Although I argue in my second book, Building Object Applications That Work (Ambler, 1998a) that the four techniques shown in Figure 4 are completely interconnected, in general the definition of use cases and prototypes generally come before a CRC model, which in turn generally comes before a class diagram. The reason for this is simple: Use cases and user interface prototypes are less detailed than CRC models, which in turn are less detailed than class diagrams. Yes, while you are CRC modeling you will draw sketches, or prototypes of screens. Yes, while you are CRC modeling you will identify new use cases and/or update existing ones. In general, however, you will find that it is better to start out simple with use cases and prototypes, get a little more complicated with CRC cards, and then get even more complicated with class diagrams.

Use Case Model CRC Model User Interface Prototype Class Model

Figure 4. How CRC modeling fits in. As you know, there is more to OO modeling than just the models shown in Figure 4. Figure 5 depicts the Detailed Modeling process pattern (Ambler, 1998b) in which the boxes represent the main techniques/diagrams of OO modeling and the arrows show the relationships between them, with the arrow heads indicating an input into relationship. For example, we see that an activity diagram is an input into a class diagram. In the bottom right-hand corner of each box are letters which indicate who is typically involved in working on that technique/diagram. The key is straightforward: U=User, A=Analyst, D=Designer, and P=Programmer. The letter that is underlined indicates the group that performs the majority of the work for that diagram. For example, we see that users form the majority of the people involved in developing a CRC model and designers form the majority of those creating statechart diagrams.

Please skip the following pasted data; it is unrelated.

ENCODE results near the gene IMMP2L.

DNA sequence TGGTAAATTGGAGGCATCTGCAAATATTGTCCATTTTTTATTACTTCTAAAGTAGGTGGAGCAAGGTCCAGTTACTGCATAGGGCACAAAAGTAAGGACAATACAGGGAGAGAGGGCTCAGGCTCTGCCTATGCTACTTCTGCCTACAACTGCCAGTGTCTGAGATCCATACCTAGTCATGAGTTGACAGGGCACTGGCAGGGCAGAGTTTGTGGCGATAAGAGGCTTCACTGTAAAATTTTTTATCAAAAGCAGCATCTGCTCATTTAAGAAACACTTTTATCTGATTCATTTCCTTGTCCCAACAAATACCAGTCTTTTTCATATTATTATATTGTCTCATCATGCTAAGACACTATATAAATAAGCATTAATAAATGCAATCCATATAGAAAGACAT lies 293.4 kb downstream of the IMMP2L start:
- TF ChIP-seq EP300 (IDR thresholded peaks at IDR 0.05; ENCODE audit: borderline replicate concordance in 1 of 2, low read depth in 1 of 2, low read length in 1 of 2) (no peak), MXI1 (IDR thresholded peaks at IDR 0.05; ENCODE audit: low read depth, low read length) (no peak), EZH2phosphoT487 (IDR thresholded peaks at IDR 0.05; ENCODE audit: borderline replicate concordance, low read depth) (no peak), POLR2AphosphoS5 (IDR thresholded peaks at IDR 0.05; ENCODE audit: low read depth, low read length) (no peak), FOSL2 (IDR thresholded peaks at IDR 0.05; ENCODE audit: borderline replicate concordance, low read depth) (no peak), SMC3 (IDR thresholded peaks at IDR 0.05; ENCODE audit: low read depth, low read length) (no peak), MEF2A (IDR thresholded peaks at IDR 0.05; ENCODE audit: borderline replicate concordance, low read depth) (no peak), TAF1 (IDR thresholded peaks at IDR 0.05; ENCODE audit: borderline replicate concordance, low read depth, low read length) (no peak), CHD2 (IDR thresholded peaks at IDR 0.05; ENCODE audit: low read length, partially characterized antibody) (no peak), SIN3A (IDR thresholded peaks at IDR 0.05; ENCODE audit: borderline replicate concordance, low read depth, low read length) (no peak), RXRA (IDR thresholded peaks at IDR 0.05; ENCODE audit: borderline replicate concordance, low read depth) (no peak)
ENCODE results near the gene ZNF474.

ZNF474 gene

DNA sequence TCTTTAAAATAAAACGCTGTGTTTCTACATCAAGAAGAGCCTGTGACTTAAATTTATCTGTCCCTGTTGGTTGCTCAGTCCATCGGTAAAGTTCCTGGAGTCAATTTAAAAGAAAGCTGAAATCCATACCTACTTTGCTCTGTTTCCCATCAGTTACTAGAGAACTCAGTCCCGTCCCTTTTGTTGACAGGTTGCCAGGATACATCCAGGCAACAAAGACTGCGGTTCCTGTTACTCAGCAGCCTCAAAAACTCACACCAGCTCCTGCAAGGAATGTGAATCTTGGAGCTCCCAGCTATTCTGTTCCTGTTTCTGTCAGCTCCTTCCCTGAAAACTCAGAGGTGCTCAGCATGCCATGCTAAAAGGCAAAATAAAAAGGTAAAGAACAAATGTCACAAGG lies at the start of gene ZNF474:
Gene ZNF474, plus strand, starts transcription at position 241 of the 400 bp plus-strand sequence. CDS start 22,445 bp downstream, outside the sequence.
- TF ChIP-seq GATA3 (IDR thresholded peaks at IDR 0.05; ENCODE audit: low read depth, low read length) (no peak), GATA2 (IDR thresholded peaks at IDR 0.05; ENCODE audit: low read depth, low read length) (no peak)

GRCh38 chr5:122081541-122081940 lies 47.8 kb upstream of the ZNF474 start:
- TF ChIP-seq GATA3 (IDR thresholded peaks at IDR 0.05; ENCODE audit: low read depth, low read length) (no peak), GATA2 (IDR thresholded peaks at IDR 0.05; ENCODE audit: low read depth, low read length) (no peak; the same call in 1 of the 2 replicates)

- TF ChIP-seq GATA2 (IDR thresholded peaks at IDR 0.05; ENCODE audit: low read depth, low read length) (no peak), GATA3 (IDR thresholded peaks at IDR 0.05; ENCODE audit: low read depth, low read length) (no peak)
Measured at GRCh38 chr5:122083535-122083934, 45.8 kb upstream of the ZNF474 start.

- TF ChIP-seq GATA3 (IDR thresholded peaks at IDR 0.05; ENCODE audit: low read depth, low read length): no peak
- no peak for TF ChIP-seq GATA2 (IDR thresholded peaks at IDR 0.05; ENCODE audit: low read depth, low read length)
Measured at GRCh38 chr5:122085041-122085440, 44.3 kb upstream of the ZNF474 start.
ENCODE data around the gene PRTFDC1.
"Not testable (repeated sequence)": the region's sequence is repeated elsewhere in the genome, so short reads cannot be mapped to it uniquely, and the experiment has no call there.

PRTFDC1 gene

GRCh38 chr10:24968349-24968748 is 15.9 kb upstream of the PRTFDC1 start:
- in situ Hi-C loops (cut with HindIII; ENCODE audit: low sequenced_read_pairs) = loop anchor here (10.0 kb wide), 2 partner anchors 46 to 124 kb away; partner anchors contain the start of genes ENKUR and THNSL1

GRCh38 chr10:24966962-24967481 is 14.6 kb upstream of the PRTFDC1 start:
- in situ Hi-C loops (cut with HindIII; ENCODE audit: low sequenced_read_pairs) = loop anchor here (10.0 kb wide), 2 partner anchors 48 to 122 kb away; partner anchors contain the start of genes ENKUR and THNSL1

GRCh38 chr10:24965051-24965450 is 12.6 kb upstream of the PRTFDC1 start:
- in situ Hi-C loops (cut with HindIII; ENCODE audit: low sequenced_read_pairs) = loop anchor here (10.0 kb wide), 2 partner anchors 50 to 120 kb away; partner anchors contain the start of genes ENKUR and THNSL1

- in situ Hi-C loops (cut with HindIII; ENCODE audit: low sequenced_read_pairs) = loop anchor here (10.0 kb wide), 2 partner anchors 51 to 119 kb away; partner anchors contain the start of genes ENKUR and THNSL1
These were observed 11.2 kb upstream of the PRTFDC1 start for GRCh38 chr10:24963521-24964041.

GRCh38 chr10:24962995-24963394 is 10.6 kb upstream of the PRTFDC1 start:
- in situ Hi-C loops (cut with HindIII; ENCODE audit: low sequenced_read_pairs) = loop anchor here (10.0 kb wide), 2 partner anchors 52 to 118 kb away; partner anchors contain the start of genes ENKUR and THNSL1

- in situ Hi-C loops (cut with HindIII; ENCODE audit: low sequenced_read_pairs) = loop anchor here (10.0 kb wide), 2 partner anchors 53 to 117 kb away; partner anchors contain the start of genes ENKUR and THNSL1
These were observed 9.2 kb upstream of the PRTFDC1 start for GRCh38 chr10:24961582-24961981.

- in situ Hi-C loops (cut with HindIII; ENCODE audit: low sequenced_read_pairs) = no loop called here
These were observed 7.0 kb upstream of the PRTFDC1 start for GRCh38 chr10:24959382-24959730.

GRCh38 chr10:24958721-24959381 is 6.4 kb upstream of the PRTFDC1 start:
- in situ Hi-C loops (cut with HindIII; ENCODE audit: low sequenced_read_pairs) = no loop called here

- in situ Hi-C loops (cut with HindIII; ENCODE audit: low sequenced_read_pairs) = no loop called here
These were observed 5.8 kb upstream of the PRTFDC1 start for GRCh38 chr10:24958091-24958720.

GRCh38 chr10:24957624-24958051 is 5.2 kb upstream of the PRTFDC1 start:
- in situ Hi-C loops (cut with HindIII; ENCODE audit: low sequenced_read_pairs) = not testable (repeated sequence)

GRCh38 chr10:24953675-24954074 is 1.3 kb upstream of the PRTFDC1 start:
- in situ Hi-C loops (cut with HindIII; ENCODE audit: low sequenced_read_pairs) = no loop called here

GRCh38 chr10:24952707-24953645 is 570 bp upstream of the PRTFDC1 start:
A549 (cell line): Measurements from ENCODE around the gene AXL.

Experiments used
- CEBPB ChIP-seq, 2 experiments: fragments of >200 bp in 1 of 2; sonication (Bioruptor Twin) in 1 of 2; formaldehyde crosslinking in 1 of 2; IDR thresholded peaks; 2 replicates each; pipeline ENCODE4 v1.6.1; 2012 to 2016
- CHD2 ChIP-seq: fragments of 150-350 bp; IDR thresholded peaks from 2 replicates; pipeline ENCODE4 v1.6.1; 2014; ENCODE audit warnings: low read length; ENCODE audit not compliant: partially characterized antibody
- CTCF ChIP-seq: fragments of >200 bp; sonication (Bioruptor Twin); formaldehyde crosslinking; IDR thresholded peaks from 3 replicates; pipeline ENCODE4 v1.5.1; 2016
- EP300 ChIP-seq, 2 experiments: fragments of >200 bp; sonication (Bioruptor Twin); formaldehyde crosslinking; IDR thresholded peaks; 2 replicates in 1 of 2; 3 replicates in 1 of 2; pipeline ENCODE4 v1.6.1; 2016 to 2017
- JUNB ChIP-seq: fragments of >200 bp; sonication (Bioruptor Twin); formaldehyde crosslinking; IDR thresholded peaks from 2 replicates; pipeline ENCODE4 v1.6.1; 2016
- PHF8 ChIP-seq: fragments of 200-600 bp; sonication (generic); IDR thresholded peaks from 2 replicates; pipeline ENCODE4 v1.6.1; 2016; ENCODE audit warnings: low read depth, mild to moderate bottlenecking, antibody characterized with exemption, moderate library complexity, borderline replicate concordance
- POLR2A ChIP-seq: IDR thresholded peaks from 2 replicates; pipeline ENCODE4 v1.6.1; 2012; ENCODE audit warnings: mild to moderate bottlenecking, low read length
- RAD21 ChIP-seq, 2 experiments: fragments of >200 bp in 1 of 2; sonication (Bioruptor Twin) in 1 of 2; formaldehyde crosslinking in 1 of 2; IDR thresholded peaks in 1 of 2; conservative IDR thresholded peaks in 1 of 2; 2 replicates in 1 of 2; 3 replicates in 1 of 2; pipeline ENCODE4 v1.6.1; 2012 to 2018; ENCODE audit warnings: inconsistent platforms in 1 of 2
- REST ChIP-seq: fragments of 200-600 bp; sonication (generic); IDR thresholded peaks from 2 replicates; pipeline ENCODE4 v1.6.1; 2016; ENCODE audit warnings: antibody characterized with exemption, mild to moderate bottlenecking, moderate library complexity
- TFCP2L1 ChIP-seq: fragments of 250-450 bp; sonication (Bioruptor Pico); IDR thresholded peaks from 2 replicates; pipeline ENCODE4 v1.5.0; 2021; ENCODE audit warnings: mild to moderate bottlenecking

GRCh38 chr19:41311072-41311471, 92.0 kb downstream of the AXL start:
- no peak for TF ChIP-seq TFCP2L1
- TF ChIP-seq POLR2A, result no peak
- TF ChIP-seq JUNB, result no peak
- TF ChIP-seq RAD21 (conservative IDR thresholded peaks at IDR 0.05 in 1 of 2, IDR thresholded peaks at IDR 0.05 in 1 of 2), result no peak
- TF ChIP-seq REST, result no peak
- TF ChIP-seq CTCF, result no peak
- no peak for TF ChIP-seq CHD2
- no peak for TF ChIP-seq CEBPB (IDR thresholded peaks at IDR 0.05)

Visit WWW.Ambysoft.com for more White Papers on Object-Oriented Development